Recently, I finished reading Janine Booth's Autism Equality in the Workplace (Jessica Kingsley Publishers, London and Philadelphia, 2016): what an inspiration! The content is clearly laid out, with a survey of the barriers to successful inclusion of autistic people in the workplace, and solid recommendations to remove those barriers. Throughout the book, Booth has included the perspectives and experiences of numerous autistic people she has interviewed. These things alone make the book a compelling and invaluable resource.

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What impressed me most of all, however, were two insightful distinctions that inform much of Booth's approach. First is the revealing contrast between the medical and social models of disability. The medical model, which has been (and unfortunately still remains) the default approach, is to focus on the individual's “problems”, suggesting that the solution lies entirely with (in our case) the autistic person. More recently, the social model of disability has started to gain ground. The social model recognizes that social constructs are the barriers to inclusion of those with disabilities. A simple example: Is the deterrent to employing someone in a wheelchair the fact that they cannot walk or that your workplace isn't wheelchair accessible? We all recognize that to be inclusive, it is the workplace's responsibility to accommodate employees in wheelchairs. To think otherwise would be considered heartless, inconsiderate. The social model simply suggests that we take the same perspective to all disabilities.

And then there's that pesky word, “disability”. Since discovering that I, myself, am autistic, I have struggled with that word. Indeed, it holds some degree of controversy in the autistic community at large. The other distinction Booth makes resolved that controversy for me very simply, differentiating between “impairment” and “disability”. Continuing with the example of a person in a wheelchair, the impairment is that they cannot walk and must use a wheelchair. The disability, however, is merely the lack of accommodation, e.g. a ramp and/or an elevator. Once the accommodation is in place, while the impairment remains – for it is a part of that individual – the disability disappears. Extending this distinction to an autistic employee is equally simple: if the autistic person, for example, is hyper-sensitive to bright lighting, that's the impairment; the disability is caused by overly bright lights. Allow them to turn out the lights above their workspace and use a desk lamp and “poof!”, the disability is gone.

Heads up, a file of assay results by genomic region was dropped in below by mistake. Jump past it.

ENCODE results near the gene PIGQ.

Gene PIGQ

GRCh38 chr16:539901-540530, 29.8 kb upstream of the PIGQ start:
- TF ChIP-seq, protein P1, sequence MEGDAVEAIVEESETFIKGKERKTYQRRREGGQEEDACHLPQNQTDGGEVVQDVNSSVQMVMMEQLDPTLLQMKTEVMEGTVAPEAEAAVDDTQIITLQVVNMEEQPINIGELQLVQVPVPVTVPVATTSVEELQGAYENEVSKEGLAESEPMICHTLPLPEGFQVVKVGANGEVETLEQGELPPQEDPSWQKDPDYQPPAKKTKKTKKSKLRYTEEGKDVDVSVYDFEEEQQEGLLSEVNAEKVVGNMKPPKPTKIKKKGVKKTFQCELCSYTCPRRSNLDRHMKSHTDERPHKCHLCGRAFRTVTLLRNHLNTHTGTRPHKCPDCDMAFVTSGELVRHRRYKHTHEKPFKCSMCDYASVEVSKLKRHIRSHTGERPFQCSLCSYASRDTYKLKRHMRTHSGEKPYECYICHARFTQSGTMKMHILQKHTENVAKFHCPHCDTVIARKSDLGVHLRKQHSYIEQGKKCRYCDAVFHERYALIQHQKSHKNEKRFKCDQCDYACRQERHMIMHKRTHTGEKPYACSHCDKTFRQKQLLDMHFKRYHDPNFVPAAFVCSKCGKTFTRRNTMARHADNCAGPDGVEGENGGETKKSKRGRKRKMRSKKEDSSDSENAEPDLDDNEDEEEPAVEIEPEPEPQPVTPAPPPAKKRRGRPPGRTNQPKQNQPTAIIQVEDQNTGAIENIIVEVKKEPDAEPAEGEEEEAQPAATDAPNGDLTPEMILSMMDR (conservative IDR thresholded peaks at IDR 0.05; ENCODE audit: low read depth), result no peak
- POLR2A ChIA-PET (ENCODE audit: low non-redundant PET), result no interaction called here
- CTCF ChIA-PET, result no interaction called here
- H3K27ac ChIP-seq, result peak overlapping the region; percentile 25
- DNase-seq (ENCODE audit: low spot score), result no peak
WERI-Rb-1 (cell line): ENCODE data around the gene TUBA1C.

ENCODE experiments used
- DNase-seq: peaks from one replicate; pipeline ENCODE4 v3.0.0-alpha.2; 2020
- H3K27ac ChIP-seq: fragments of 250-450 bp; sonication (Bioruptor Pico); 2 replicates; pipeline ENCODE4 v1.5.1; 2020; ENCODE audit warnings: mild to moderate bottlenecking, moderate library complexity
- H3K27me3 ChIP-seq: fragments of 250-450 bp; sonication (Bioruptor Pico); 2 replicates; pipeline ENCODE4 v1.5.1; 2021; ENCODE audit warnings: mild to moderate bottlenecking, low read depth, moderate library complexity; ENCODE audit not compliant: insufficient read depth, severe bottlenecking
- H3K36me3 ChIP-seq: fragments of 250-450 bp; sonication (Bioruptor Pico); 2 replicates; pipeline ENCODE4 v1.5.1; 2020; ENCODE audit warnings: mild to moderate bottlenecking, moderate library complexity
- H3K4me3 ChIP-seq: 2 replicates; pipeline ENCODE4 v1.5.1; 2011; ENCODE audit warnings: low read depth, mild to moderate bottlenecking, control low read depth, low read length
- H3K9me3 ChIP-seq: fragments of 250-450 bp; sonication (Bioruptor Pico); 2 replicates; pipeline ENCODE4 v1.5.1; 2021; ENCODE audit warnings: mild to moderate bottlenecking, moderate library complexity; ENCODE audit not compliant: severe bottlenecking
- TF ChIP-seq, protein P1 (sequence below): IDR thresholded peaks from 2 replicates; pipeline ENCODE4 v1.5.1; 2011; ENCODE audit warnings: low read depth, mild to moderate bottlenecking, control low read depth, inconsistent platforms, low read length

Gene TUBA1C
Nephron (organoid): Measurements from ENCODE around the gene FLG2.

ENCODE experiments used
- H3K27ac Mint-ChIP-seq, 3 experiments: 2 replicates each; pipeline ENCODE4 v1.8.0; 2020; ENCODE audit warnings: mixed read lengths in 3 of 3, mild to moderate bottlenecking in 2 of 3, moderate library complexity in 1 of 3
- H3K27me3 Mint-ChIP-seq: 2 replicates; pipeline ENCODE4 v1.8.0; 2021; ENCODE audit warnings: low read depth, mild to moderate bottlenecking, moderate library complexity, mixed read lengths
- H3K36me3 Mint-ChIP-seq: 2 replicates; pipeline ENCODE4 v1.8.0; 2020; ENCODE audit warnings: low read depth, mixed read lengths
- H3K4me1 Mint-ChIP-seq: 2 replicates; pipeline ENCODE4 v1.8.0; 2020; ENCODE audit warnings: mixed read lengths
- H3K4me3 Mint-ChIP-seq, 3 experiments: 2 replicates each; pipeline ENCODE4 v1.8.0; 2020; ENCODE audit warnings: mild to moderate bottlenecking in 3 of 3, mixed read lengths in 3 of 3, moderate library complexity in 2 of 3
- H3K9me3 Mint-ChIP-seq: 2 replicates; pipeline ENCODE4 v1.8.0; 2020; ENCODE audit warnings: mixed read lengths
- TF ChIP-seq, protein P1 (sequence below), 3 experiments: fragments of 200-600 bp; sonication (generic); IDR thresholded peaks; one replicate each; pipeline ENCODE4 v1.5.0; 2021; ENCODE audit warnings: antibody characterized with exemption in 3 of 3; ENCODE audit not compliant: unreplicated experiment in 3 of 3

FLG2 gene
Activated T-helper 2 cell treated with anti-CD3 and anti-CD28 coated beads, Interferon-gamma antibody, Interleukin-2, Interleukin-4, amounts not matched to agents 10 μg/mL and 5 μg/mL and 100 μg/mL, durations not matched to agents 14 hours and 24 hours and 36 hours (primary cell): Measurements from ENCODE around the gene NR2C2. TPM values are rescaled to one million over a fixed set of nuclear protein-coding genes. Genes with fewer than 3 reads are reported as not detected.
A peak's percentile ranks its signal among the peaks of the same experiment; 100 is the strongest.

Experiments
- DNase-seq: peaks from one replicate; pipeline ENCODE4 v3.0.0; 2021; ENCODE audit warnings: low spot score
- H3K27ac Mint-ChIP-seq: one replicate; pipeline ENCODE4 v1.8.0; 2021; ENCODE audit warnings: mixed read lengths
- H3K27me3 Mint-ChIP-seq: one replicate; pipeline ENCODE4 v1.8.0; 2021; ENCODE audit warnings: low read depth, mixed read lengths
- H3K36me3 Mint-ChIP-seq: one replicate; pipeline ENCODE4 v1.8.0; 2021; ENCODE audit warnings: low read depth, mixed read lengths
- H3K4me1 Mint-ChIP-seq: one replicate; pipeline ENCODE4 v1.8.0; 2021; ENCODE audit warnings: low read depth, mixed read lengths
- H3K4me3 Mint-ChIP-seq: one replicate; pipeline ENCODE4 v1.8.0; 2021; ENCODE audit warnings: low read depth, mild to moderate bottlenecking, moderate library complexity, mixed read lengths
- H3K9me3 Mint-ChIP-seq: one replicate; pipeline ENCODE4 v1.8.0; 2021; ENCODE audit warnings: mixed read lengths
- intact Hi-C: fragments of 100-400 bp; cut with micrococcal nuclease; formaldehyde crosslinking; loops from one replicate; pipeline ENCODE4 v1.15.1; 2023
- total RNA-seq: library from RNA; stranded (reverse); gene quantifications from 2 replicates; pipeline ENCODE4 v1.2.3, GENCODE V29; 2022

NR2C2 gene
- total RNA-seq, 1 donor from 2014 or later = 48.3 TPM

Booth, herself autistic, is from the UK, but Autism Equality in the Workplace includes information from not just the UK but also Australia, Canada and the US. I highly recommend the book for anyone dealing with diversity and inclusion in the workplace.

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Hungry for more, I was delighted to stumble upon a copy of Michael Bernick and Richard Holden's The Autism Job Club (Skyhorse Publishing, New York, 2015), which focuses on a job club in San Francisco started by the Autism Aspergers Syndrome Coalition for Education Networking and Development (AASCEND) to help autistic people, including Bernick's son William, find jobs. Bernick and Holden take a different approach from Booth, focusing on educating autistic people about the workplace, job coaching to give them skills to help them succeed, and helping them with placement. There is a short chapter, near the end of the book, that does mention work being done to change workplace culture, but the bulk of the book is concerned with how the autistic individual must adapt in order to find work.

There is no doubt that the two approaches are both necessary: working directly with autistic people to give them tools for success, and changing workplace culture to increase awareness, understanding and accommodation for those on the spectrum. To date, there has been a far greater focus on getting the autistic candidate to adapt to the workplace and not nearly enough emphasis on getting the workplace to understand the benefits to accommodation.

As I was reading The Autism Job Club, however, something started to bother me. Then all of a sudden it hit me: the voices of the autistic people mentioned in Bernick's book are all but silent. Yes, there are a few passages quoting autistic people, but these are almost invariably quoted from written sources (a flyer, a blog, etc.). There are many more quotes from neurotypicals (those who are not autistic or otherwise neurologically different, such as ADHD, dyslexia, dyscalculia, etc.) who are either parents of an autistic person, job coaches or otherwise involved in helping autistic people find work.